Also favouring the theme, Todd Rosenbluth, head of ETF and mutual fund research at CFRA, said electric vehicles will benefit from the $7.5bn of Federal Reserve spending on electric charging points “that is set to begin occurring”, he said.
According to Benchmark Mineral Intelligence, battery manufacturers and lithium miners have also benefited from EV sales surging 168% year-on-year in 2021, with units delivered in the growing Chinese market expected to exceed five million in 2022.
ETFs addressing this theme include the $1bn L&G Battery Value-Chain UCITS ETF (BATT) and the winner of the ‘Thematic ETF of the Year’ award at ETF Stream’sinaugural ETF awards in 2021, the $594m WisdomTree Battery Solutions UCITS ETF (VOLT).
Also receiving support was the adjacent sub-theme, future mobility, which focuses on EVs, metals mining, autonomous vehicles and innovation in freight transportation. Wayne Nutland, head of managed indexed solutions at Premier Miton, backed this theme for 2022 on the basis of its sector diversification, reasonable valuations, regulatory support and exposure to cyclical growth.
The largest ETF targeting future mobility is the $433m Lyxor MSCI Future Mobility ESG Filtered UCITS ETF (ELCR).
Nutland also offered his vote of confidence for clean water which has continued to offer steady returns with relatively low volatility for a thematic ETF class.
He said high growth themes, especially those with a high proportion of loss-making companies, began underperforming in 2021. Even without the expected wave of interest rate rises from central banks, he warned such themes may continue to underperform as excessive momentum and valuations continue to unwind.
Explaining his support for clean water and future mobility, he continued: “These themes have more reasonable valuations and have regulatory support for longer term and hopefully more steady growth.
“As ever vehicle selection is important and we find that these themes can be accessed via vehicles which have good levels of sector diversification and exposure to cyclical growth which fits our current tactical positioning.”
Also, while many thematic classes rely on investors’ individual convictions and willingness to speculate on a theme’s prospects, the advantage with water is – like infrastructure – its use case is already well-established and it plays a key role in our everyday lives.
Remarking on the constant need to reinvest in water resources, Morningstar said: “Water risks, in their various forms, are pressing environmental, social, and governance challenges.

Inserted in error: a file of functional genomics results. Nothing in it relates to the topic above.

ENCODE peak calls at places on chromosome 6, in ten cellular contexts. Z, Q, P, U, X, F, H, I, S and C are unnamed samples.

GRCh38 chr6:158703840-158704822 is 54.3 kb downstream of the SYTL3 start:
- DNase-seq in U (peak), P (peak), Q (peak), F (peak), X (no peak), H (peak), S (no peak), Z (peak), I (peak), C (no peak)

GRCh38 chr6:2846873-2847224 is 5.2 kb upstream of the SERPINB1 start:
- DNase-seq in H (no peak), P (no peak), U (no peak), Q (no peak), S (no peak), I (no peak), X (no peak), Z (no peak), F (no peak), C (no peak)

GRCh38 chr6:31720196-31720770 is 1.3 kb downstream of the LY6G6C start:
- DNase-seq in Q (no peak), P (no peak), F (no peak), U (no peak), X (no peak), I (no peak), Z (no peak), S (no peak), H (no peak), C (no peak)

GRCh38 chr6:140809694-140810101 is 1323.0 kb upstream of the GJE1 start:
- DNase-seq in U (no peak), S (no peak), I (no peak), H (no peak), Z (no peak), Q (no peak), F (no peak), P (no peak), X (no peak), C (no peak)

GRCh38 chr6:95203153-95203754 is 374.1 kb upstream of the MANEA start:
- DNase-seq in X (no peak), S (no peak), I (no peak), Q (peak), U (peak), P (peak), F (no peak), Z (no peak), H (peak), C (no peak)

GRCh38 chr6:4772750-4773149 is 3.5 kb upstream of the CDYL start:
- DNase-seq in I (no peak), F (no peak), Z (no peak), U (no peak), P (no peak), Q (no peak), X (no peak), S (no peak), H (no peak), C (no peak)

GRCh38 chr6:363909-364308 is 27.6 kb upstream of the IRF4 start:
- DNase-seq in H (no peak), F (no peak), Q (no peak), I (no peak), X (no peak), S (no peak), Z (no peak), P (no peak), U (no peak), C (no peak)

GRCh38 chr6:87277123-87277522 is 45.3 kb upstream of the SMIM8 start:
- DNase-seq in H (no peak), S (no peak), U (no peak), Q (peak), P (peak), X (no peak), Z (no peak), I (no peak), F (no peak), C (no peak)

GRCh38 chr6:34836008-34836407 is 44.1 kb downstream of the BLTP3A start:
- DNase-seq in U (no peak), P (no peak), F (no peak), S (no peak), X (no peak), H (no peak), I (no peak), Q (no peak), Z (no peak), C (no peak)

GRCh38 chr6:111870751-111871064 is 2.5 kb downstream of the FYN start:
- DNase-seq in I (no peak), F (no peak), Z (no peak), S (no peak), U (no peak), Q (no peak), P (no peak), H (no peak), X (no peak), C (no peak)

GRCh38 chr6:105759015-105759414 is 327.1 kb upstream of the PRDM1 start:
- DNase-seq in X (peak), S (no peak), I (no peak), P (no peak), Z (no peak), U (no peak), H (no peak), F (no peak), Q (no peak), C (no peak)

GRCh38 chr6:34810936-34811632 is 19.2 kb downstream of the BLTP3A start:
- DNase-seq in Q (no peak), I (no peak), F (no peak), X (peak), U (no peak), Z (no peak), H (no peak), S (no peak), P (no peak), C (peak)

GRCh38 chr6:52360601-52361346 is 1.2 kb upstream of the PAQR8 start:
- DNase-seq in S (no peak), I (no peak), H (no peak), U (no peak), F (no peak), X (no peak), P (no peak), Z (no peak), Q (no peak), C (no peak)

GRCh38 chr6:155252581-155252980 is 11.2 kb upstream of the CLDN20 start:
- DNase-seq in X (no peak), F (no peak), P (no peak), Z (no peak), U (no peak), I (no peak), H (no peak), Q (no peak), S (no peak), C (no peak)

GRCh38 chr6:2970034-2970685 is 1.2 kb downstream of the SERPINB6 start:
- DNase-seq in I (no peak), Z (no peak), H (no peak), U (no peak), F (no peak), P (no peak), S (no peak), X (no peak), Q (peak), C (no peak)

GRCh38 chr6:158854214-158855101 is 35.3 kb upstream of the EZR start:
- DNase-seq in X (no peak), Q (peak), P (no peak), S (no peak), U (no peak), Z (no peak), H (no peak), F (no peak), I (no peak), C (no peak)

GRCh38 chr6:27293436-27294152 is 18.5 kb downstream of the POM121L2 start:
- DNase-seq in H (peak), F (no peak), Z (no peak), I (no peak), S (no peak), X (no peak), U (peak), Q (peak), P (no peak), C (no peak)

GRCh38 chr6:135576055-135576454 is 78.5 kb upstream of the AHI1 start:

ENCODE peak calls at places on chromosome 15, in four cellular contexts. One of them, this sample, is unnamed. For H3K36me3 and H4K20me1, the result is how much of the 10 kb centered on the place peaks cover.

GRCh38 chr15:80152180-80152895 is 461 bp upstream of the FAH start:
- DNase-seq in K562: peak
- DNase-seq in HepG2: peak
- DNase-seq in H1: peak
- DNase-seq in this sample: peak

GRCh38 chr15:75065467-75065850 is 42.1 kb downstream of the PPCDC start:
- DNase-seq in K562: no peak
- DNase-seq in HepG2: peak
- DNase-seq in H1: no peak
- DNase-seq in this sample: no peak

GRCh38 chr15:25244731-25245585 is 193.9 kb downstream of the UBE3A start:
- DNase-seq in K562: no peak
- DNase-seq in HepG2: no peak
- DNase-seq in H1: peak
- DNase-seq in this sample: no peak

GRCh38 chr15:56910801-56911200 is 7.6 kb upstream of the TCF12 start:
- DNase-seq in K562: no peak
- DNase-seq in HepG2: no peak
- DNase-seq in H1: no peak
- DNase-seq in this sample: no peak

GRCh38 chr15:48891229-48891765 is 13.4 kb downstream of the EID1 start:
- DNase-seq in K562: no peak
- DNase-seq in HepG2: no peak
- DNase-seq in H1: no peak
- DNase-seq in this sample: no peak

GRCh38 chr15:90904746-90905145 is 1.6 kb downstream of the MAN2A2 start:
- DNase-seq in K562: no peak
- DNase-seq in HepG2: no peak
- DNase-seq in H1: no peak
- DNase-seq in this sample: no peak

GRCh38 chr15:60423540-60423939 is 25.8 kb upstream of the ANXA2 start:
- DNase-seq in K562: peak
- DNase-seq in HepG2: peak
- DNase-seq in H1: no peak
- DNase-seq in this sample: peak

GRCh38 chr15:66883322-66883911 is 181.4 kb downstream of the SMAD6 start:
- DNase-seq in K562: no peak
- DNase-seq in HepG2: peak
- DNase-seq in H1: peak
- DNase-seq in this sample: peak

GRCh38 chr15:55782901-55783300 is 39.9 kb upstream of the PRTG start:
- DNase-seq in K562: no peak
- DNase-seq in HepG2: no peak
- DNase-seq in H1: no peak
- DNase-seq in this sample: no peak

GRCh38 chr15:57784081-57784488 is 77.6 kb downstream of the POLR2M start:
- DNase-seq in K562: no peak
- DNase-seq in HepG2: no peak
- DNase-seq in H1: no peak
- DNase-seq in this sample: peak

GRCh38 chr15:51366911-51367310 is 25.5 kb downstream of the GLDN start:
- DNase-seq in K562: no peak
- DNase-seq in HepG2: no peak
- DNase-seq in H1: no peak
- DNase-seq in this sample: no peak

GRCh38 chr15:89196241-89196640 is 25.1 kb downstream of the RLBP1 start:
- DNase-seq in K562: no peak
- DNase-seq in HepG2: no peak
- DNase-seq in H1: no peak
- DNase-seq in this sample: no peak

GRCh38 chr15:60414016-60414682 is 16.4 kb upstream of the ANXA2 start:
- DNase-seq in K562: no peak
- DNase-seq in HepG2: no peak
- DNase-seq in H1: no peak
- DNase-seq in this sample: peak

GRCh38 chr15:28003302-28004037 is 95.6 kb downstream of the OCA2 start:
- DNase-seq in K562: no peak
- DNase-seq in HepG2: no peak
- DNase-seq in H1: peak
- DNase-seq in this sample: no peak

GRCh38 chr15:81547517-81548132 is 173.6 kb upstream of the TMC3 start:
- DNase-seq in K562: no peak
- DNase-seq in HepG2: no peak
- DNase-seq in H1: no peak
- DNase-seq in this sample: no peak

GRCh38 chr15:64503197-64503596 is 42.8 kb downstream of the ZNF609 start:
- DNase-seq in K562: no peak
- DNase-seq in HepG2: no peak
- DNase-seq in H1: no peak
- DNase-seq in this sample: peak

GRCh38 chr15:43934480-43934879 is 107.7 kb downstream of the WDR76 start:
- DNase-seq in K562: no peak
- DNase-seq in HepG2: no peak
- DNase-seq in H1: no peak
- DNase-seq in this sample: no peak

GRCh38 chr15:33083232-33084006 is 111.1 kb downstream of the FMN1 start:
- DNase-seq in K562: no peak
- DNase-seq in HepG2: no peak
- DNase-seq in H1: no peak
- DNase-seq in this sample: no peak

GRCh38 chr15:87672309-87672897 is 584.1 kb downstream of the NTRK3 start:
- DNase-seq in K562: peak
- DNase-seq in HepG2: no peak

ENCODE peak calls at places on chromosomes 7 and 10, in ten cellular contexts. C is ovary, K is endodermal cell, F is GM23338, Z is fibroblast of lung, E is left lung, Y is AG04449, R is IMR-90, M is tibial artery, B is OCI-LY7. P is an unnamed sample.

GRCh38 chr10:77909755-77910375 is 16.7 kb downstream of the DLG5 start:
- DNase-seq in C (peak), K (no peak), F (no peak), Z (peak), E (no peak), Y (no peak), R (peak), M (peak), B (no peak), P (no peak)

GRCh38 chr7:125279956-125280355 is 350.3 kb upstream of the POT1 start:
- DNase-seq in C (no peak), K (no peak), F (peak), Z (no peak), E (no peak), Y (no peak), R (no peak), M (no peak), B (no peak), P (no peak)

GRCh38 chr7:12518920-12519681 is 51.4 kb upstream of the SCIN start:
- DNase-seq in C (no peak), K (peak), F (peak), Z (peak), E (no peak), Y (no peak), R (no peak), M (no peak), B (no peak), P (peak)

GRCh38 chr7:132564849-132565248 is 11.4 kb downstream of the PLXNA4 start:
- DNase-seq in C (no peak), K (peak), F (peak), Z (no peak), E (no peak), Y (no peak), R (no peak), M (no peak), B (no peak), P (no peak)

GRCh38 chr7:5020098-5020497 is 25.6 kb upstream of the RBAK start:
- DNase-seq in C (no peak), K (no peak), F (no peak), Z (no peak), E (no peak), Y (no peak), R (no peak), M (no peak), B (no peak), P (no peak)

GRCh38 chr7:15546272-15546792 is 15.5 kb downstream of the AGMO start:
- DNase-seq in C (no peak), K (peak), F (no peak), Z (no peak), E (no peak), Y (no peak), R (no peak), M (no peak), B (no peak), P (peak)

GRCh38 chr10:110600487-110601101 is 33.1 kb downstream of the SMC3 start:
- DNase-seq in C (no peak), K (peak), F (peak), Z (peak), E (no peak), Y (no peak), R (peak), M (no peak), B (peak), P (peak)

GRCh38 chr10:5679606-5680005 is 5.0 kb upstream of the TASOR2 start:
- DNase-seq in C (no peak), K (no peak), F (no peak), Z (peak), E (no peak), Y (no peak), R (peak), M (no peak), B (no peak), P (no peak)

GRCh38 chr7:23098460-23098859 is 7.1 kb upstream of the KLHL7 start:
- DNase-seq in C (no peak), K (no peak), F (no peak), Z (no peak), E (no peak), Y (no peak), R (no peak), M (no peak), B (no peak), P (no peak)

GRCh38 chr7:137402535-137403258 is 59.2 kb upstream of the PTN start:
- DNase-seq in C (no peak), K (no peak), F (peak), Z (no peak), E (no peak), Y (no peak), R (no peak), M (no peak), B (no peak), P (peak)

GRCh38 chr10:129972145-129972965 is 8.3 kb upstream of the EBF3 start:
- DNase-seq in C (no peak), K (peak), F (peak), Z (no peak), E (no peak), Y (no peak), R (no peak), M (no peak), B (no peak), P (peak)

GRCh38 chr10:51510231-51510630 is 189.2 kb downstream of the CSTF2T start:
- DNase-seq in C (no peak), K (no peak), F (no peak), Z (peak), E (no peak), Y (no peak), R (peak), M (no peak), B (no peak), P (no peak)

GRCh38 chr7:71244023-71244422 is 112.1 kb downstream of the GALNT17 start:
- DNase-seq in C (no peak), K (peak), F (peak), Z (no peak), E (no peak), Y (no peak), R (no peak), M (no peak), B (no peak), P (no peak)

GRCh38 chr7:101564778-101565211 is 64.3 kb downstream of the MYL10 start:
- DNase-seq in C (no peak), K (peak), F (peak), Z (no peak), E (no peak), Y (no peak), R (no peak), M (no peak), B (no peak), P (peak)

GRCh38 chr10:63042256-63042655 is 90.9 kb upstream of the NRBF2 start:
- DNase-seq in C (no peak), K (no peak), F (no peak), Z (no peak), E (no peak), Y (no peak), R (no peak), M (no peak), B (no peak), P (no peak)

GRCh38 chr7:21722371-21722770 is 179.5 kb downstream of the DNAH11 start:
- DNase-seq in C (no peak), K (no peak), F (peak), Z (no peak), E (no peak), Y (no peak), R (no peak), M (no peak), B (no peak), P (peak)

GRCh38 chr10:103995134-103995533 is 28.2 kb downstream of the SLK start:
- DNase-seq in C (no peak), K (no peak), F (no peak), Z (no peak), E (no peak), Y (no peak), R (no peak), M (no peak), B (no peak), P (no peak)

“Unlike fossil fuels, no alternatives to fresh water exist. As a result, our reliance on water poses not only critical challenges to the health of ecosystems but also to the operations of businesses, communities, and society.”
Offering perhaps more exposure to high-value growth stocks than some might be comfortable against a backdrop of monetary tightening, CFRA’s Rosenbluth suggested robotics might benefit from an issue blighting various parts of supply chains across the worlds.
“Robotics is also compelling as companies look for ways to gain efficiency with fewer employees given labour shortages,” Rosenbluth said.
Indeed, not only is factory output and port traffic in emerging economies still hampered by COVID-19 variants but staff shortages are keeping supermarket shelves empty in the US and in the UK, a study from the International Longevity Centre UK predicts the UK could face a labour shortage of 2.6m workers by 2030.
High valuations and anticipated higher costs of capital amid interest rate hikes saw the theme book some outflows following the publication of the Federal Reserve’s minutes at the start of January.
To conclude, it is worth reflecting on one of the biggest losers in 2021, the video gaming industry.
The two ETFs already on the market, the $769m VanEck Vectors Video Gaming and eSports UCITS ETF (ESGB) and $32m Global X Video Games and Esports UCITS ETF (HERG), returned an average of -15.8% over the 12 months to 17 January.
Meanwhile, the FinEx Video Gaming and eSports UCITS ETF (FXES) launched in July last year and has since returned -10.4%.
However, despite disappointing performance in recent months, the index underlying ESGB, the MVIS Global Video Gaming & eSports index, has still returned 508% returns since its inception in 2015.
Furthermore, high valuations on information technology stocks and high costs of capital might mean this downward trend rolls on, but over time video gaming only stands to benefit from continued innovation within its theme. For instance, other fashionable megatrends – such as the metaverse and non-fungible tokens (NFTs) – only stand to benefit the theme through increased media coverage and sales of gaming hardware and in-game purchases.